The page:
Plains Crazy
J. M. Hayes

Book cover image

Narrated By: Lloyd James

Duration: 8 hours and 15 minutes

What to expect

As spring bursts forth, so does a whole lot more, including murder by arrow, in quiet Benteen County, Kansas. Nothing ever happens here. Then, on a perfect spring morning, a member of the TV crew filming in the area dies with a Cheyenne arrow in his back. A prime suspect is Sheriff English's brother, Mad Dog, the county oddball whose American Indian heritage has produced a born-again Cheyenne.

While murder is a bad way to start the day, bombs don't improve it. Notes left for authorities hint at a terrorist assault on the heartland. As if the sheriff, known as Englishman, doesn't have enough to worry about, his wife has begun acting strangely. She insists he fly off for a Paris holiday with her before sunset—or else.

As Mad Dog swings between suspect and target, he encounters not only his long-lost high school sweetheart but also a secret that just may explain the unlikely mix of arrows and bombs.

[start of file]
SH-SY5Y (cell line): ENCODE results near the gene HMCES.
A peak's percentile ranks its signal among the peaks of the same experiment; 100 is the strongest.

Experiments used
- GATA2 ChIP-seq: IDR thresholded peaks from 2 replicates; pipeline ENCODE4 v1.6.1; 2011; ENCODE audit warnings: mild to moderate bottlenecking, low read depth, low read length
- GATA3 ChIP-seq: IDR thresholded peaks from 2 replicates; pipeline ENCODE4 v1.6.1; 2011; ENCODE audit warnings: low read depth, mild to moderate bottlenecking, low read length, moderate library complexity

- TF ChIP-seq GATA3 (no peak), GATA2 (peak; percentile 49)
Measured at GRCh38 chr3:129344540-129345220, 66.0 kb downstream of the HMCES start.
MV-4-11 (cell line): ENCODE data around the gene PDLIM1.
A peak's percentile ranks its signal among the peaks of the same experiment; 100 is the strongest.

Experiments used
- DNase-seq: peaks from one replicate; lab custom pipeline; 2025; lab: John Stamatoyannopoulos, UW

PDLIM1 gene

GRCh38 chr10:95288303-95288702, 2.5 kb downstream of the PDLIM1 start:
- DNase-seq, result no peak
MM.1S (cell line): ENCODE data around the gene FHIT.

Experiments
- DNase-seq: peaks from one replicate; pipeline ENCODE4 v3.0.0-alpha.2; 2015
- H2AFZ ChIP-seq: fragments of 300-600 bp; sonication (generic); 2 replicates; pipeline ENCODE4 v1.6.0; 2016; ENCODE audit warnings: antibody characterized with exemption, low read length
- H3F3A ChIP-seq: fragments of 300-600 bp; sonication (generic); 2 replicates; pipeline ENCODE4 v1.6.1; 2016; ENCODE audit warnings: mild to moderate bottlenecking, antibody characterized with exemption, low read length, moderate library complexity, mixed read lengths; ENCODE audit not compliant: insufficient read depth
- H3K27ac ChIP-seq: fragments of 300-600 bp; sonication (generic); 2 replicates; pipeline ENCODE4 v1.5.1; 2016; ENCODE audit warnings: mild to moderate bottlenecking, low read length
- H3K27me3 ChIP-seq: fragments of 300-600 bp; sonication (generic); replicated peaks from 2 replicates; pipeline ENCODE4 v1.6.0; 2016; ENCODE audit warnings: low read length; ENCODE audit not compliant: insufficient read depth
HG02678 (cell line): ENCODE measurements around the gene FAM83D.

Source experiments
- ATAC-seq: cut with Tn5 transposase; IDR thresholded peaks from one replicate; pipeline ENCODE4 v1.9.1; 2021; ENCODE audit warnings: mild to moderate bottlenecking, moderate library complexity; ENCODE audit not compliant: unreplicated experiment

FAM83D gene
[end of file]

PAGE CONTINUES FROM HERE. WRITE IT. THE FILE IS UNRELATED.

It's Murphy's Law squared, as Mad Dog and his pet wolf, Hailey, test a shaman's powers and Englishman struggles to balance his duties to family and community. It's enough to drive anyone crazy.

Genre

Crime and mystery fiction, Crime and mystery: police procedural

Listen to a sample

“I read Plains Crazy and I loved it. The pacing was tremendous; I think I read it in two sittings. It’s rare for a series to get better and better with each book—and I thought the first one was pretty damn good.”

Pete Hautman, National Book Award–winning author

“The wacky denizens of Benteen County, Kansas, are back with enough action to keep readers on the edge of their seats. Just as the residents of the sleepy county are beginning to wonder when something will happen, a crew from PBS pulls into town to film a new reality show, This Old Tepee…Readers may need to make a chart to keep track of the characters and plotlines, but they will be laughing so hard they probably won’t take the time to consult it anyway. This is the best madcap cozy to hit the genre since Joan Hess’ Maggody series debuted more than fifteen years ago.”